Two more questions before you go. I know that you (like myself) follow Professional Golf and you’re abreast of the current hot topics surrounding the game at all levels. I’m going to put you on the spot here, because I’m curious to know your take on things. There’s been a lot of talk lately about belly and long putters taking over on tour, and that maybe the USGA should address this issue before it gets out of hand. What is your view on this long putter business?
BK: “This is a difficult one. On one side, I can see the argument that the belly/long putters do not make a golf-like swing. Anchoring part of the club to the body to create a fulcrum just doesn’t seem kosher under the Rules. On the other hand, golf needs to keep golfers playing and have new golfers join the ranks every year. If we ban the long/belly putters, we may lose golfers. I think we should get some statistics that show that the long putters actually create a difference. I know that Adam Scott has had a resurgence since going to the long putter, but recently it was found that his putting stats were not really as good as before he made the switch. I think testing will answer the question. If the long putters offer a significant advantage over the traditional, I think they should be banned. However, if the results are similar, let them be.”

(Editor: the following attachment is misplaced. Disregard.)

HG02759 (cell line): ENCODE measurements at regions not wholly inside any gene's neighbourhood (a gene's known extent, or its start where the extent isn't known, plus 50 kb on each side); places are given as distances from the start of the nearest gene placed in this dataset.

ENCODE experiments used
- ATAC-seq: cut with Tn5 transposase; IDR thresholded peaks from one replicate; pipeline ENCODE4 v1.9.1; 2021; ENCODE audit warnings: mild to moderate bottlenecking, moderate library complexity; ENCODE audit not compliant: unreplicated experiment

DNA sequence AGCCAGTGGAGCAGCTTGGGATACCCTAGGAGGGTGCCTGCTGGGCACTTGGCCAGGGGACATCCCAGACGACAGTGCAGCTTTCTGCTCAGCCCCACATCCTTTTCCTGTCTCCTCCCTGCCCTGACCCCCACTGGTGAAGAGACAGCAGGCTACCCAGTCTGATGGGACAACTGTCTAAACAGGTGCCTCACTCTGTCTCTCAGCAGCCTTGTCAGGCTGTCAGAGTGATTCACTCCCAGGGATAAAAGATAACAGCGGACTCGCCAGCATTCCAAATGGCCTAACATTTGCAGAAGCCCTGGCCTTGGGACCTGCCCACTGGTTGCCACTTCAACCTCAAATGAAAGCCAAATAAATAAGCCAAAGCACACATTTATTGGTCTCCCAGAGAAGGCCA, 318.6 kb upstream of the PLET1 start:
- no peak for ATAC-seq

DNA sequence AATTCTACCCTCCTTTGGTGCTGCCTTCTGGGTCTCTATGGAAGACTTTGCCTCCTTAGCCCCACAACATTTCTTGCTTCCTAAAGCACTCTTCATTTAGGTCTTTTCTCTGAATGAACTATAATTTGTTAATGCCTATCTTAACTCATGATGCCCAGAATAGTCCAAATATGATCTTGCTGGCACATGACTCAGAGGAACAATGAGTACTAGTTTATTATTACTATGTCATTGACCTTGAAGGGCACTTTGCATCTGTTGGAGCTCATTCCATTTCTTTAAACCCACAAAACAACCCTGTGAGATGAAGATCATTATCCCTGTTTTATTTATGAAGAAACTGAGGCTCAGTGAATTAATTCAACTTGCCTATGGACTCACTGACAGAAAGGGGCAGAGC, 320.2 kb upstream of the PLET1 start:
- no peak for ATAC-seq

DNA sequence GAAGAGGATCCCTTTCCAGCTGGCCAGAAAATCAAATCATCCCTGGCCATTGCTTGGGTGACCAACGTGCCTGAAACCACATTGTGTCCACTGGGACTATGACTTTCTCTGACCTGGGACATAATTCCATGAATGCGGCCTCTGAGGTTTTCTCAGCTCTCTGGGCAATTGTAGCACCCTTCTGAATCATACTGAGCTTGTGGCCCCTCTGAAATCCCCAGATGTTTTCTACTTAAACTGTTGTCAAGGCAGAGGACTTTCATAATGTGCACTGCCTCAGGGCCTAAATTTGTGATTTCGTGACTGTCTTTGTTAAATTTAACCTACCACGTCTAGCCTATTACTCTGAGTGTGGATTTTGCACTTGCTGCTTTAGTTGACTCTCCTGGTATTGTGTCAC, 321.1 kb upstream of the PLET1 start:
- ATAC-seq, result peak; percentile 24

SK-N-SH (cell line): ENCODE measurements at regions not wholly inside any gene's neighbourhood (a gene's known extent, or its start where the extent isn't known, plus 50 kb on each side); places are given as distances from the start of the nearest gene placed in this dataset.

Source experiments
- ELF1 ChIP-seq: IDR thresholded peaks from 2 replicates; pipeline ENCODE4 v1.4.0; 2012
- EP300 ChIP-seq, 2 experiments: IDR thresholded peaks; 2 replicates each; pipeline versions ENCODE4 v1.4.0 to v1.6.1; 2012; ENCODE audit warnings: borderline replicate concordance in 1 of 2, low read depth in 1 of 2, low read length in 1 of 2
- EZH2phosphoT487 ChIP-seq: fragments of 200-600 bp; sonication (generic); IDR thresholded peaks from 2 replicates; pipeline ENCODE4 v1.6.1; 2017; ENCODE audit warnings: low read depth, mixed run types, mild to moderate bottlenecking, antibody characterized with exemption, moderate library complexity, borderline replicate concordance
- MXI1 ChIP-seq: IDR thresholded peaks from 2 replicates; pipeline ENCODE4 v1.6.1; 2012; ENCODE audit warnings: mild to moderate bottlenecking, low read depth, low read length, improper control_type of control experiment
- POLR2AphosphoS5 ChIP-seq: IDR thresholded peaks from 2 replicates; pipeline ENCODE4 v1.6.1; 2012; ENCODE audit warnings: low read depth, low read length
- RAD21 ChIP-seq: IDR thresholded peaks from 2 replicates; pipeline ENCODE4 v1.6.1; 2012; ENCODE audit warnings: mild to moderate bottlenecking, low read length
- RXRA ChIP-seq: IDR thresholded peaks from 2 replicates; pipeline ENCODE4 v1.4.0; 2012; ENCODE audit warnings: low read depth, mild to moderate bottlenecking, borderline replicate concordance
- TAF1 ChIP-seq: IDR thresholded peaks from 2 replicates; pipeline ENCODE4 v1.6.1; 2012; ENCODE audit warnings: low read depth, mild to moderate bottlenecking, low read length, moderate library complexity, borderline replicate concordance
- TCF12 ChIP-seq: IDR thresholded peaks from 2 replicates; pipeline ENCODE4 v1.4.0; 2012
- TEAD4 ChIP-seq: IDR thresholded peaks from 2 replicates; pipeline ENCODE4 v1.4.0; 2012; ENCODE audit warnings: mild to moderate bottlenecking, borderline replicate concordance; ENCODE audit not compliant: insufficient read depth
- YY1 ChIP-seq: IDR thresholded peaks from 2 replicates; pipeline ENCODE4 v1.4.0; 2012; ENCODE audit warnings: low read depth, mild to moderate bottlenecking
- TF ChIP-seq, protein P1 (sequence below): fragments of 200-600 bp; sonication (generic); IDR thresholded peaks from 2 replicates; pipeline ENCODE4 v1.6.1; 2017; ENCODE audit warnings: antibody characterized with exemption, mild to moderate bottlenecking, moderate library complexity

And my last question: Where can my readers find your books and calendar?
BK: The “Golf Tip A Day” calendar comes out each August and can be found at Amazon.com, Calendar.com, Barnes and Noble and in stores such as Borders, and Kohl’s. “The Complete Why Book of Golf is” on KOBO, Amazon, Barnes and Noble, or any site that sells eBooks. “How Good Do You Want to Be?” is also at Amazon.com (paperback).
That’s going to wrap up my interview with my good friend, Dr. Bill Kroen. Bill, as always, thank you for spending some time sharing your insights about this great game that we love here on the blog. Hopefully we can arrange to have you sit down with us again sometime in the near future.
BK: “Scott, it has been a pleasure to chat with you and your readers. I read your blog and I’m one of your fans as well. Thanks for having me.”
***Note to all of my readers: If you’re interested in purchasing any of Bill Kroen’s books or calendars, just simply click on the image of the product you’re wanting above and the embedded link will take you directly to the product at Amazon.Com***